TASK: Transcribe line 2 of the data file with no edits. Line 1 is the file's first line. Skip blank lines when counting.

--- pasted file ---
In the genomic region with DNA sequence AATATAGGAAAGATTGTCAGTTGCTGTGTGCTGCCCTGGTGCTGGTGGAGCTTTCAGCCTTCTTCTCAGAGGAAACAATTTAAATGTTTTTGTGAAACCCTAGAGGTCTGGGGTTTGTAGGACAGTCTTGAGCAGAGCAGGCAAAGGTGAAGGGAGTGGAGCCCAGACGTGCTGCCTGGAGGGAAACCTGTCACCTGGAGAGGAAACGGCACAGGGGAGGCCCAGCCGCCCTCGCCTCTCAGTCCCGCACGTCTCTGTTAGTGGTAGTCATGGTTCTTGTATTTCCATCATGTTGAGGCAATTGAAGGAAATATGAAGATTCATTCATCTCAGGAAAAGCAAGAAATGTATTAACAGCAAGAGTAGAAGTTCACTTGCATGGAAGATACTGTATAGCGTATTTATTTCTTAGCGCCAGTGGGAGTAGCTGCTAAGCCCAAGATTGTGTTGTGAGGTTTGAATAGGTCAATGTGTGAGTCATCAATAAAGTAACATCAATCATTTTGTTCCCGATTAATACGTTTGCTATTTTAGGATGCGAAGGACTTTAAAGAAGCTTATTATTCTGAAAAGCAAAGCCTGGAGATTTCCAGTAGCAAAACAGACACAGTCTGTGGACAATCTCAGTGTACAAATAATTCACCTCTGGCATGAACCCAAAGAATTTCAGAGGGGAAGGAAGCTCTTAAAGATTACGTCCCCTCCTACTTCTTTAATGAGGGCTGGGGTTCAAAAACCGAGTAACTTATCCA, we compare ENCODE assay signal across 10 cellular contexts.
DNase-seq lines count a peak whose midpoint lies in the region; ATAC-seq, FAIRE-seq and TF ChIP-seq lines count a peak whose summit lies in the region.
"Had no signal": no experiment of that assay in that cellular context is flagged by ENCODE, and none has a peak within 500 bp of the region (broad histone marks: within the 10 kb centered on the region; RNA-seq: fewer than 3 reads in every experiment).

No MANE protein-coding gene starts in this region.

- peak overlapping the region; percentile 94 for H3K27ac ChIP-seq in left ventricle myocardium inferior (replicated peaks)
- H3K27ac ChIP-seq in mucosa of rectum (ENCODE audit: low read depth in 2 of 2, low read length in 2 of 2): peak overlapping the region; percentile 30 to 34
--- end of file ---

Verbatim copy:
DNase-seq lines count a peak whose midpoint lies in the region; ATAC-seq, FAIRE-seq and TF ChIP-seq lines count a peak whose summit lies in the region.